Defendant moves to dismiss Plaintiff's statutory bad faith denial of coverage claim. Pennsylvania law provides that:

In an action arising under an insurance policy, if the court finds that the insurer has acted in bad faith toward the insured, the court may take all of the following actions:

(1) Award interest on the amount of the claim from the date the claim was made by the insured in an amount equal to the prime rate of interest plus 3%.

(2) Award punitive damages against the insurer.

(3) Assess court costs and attorney fees against the insurer.

42 Pa. Cons. Stat. § 8371. The term "bad faith" is defined as "any frivolous or unfounded refusal to pay proceeds of a policy." J.C. Penney Life Ins. Co. v. Pilosi, 393 F.3d 356, 367 (3d Cir. 2004) (quoting Terletsky v. Prudential Prop. & Cas. Ins. Co., 649 A.2d 680, 688 (Pa. Super. Ct. 1994)).

To state a claim for bad faith, a plaintiff must establish by clear and convincing evidence that: (1) the insurer did not have a reasonable basis for denying benefits under the policy; and (2) the insurer had knowledge of its lack of a reasonable basis in denying the claim or recklessly disregarded the same. Klinger v. State Farm Mut. Auto. Ins. Co., 115 F.3d 230, 233 (3d Cir. 1997). Simple negligence or poor judgment, standing alone, is insufficient to establish bad faith. Luse v. Liberty Mut. Fire Ins. Co., 411 F. App'x. 462, 465 (3d Cir. 2011) (citing Terletsky, 649 A.2d at 688).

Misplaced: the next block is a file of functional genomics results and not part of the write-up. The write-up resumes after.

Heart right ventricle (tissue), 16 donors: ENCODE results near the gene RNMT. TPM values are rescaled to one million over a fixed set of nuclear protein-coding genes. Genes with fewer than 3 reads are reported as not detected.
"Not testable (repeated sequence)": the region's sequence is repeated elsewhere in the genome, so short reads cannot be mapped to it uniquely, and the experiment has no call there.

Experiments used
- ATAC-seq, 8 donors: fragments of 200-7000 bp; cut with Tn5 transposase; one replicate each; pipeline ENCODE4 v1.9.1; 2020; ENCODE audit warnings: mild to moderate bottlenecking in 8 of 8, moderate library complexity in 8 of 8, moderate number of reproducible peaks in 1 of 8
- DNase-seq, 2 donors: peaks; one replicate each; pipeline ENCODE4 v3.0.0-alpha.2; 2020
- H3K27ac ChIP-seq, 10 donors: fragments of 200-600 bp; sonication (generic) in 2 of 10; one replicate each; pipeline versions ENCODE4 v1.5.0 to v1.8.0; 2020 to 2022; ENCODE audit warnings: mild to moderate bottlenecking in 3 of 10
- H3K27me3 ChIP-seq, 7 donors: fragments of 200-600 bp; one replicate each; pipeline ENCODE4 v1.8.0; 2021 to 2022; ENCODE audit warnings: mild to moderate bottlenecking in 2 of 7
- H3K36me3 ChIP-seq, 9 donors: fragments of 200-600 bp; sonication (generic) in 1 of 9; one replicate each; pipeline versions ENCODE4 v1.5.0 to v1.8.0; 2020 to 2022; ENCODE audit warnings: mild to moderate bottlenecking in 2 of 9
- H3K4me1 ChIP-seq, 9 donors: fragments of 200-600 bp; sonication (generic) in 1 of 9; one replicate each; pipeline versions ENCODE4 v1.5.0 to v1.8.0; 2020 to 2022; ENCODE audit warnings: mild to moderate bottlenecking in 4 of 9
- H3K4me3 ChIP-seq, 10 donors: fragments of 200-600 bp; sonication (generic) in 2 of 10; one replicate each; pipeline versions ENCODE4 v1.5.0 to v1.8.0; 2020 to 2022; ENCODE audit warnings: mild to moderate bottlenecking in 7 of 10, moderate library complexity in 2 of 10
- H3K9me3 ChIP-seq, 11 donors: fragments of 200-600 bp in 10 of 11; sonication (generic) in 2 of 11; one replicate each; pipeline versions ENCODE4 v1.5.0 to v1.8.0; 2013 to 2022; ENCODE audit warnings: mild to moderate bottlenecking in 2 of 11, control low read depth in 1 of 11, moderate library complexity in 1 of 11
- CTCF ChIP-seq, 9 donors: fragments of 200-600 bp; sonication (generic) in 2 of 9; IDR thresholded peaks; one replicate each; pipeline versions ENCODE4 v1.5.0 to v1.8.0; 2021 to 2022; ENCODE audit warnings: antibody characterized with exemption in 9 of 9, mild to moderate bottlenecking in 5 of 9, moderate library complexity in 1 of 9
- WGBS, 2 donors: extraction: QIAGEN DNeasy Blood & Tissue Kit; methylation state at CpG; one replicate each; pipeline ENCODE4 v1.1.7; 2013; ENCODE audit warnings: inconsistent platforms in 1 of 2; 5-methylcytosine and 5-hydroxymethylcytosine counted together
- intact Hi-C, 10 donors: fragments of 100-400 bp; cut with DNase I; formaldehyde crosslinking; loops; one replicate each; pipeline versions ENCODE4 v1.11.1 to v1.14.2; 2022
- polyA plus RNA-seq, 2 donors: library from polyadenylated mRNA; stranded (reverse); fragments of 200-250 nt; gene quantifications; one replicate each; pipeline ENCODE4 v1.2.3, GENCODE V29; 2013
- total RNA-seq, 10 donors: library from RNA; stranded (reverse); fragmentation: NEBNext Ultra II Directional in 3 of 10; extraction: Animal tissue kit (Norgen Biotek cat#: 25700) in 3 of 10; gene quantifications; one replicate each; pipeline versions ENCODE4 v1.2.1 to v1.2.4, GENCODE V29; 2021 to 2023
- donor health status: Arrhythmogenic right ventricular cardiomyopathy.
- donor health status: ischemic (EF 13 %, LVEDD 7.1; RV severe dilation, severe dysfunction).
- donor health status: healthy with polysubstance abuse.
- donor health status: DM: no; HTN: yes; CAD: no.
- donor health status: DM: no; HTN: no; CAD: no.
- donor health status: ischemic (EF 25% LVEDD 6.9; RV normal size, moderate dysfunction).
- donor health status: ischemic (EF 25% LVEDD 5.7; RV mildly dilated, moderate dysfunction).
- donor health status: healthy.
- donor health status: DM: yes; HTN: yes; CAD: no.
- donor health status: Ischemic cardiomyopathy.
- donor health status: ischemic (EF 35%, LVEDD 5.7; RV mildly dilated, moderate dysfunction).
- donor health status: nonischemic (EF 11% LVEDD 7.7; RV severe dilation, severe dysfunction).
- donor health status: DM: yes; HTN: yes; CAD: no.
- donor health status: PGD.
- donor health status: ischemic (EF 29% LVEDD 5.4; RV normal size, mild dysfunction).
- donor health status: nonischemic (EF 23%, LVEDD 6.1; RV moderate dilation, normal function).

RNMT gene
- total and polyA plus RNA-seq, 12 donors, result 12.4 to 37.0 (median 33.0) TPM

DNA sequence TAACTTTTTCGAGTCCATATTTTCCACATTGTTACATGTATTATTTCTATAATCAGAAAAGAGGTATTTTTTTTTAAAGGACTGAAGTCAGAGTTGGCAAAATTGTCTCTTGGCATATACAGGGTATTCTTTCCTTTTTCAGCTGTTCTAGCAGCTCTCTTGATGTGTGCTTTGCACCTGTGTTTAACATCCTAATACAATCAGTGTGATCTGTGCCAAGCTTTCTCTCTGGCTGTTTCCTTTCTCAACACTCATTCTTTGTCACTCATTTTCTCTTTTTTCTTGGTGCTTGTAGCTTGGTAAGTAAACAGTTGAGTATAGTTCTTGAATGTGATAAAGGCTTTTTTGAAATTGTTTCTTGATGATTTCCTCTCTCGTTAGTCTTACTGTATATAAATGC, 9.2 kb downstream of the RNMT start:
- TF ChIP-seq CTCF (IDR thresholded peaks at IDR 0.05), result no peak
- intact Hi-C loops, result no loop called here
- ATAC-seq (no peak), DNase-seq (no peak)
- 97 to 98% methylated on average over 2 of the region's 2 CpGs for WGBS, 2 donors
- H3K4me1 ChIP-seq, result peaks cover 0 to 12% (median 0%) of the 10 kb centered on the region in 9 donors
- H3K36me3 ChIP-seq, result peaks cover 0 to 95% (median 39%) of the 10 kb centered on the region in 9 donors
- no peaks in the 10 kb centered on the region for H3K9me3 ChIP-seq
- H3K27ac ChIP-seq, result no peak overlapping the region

Upon a review of the complaint and the exhibits attached thereto, the Court is unprepared at this early stage of the litigation to dismiss Plaintiff's claims for bad faith denial of coverage. The gravamen of the instant action is a dispute regarding the amount of coverage to which Plaintiff is entitled pursuant to the terms of two insurance policies.*fn2 Specifically, Plaintiff contends that pursuant to the policies, one that provides $100,000 in primary underinsured motorist coverage and the other that provides $50,000 in excess underinsured motorist coverage, she was entitled to a combined total of $150,000 in coverage from Defendant. Plaintiff contends that Defendant's actions in informing Plaintiff, before she had obtained counsel, that she was only entitled to $50,000 in coverage pursuant to her policy coupled with Defendant's position after Plaintiff retained counsel that she was only entitled to $100,000 in coverage constitutes bad faith. Defendant counters that Plaintiff's claim of bad faith is nothing more than an allegation that Defendant reasonably misinterpreted the policy. Notably, Defendant points to a provision of the policy that provides:

If Other Underinsured Motor Vehicle Coverage Applies -- Coverage W3

1. If Underinsured Motor Vehicle Coverage provided by this policy and one or more other vehicle policies issued to you or any resident relative by one or more of the State Farm Companies apply to the same bodily injury, then:

a. the Underinsured Motor Vehicle Coverage limits of such policies will not be added together to determine the most that may be paid; and

b. the maximum amount that may be paid from all such policies combined is the single highest applicable limit provided by any one of the policies. We may choose one or more policies from which to make payment.